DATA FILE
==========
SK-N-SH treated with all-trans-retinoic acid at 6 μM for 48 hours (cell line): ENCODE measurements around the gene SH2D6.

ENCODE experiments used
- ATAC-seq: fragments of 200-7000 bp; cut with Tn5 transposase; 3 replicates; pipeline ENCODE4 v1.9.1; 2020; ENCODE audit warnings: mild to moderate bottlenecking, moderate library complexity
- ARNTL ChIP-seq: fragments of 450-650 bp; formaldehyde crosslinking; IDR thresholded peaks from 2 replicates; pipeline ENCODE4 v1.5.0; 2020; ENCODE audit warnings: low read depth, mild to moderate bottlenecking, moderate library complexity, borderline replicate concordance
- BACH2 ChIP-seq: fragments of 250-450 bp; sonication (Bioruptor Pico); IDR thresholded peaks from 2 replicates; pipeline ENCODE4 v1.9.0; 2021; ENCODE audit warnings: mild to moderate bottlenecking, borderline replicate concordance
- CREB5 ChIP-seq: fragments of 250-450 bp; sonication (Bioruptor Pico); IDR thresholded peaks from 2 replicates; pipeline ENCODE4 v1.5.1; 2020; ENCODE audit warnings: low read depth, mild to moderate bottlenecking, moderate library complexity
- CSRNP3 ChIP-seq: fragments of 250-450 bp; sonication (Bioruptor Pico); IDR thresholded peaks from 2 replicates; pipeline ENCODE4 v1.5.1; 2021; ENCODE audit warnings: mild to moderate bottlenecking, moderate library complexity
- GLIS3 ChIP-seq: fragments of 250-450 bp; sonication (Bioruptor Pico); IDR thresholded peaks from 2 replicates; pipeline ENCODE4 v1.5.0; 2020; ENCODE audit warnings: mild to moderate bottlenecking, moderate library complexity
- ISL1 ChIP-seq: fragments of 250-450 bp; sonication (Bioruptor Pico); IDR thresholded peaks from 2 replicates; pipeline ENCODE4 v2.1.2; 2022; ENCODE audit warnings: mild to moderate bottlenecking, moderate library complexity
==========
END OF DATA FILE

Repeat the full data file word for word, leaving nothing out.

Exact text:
SK-N-SH treated with all-trans-retinoic acid at 6 μM for 48 hours (cell line): ENCODE measurements around the gene SH2D6.

ENCODE experiments used
- ATAC-seq: fragments of 200-7000 bp; cut with Tn5 transposase; 3 replicates; pipeline ENCODE4 v1.9.1; 2020; ENCODE audit warnings: mild to moderate bottlenecking, moderate library complexity
- ARNTL ChIP-seq: fragments of 450-650 bp; formaldehyde crosslinking; IDR thresholded peaks from 2 replicates; pipeline ENCODE4 v1.5.0; 2020; ENCODE audit warnings: low read depth, mild to moderate bottlenecking, moderate library complexity, borderline replicate concordance
- BACH2 ChIP-seq: fragments of 250-450 bp; sonication (Bioruptor Pico); IDR thresholded peaks from 2 replicates; pipeline ENCODE4 v1.9.0; 2021; ENCODE audit warnings: mild to moderate bottlenecking, borderline replicate concordance
- CREB5 ChIP-seq: fragments of 250-450 bp; sonication (Bioruptor Pico); IDR thresholded peaks from 2 replicates; pipeline ENCODE4 v1.5.1; 2020; ENCODE audit warnings: low read depth, mild to moderate bottlenecking, moderate library complexity
- CSRNP3 ChIP-seq: fragments of 250-450 bp; sonication (Bioruptor Pico); IDR thresholded peaks from 2 replicates; pipeline ENCODE4 v1.5.1; 2021; ENCODE audit warnings: mild to moderate bottlenecking, moderate library complexity
- GLIS3 ChIP-seq: fragments of 250-450 bp; sonication (Bioruptor Pico); IDR thresholded peaks from 2 replicates; pipeline ENCODE4 v1.5.0; 2020; ENCODE audit warnings: mild to moderate bottlenecking, moderate library complexity
- ISL1 ChIP-seq: fragments of 250-450 bp; sonication (Bioruptor Pico); IDR thresholded peaks from 2 replicates; pipeline ENCODE4 v2.1.2; 2022; ENCODE audit warnings: mild to moderate bottlenecking, moderate library complexity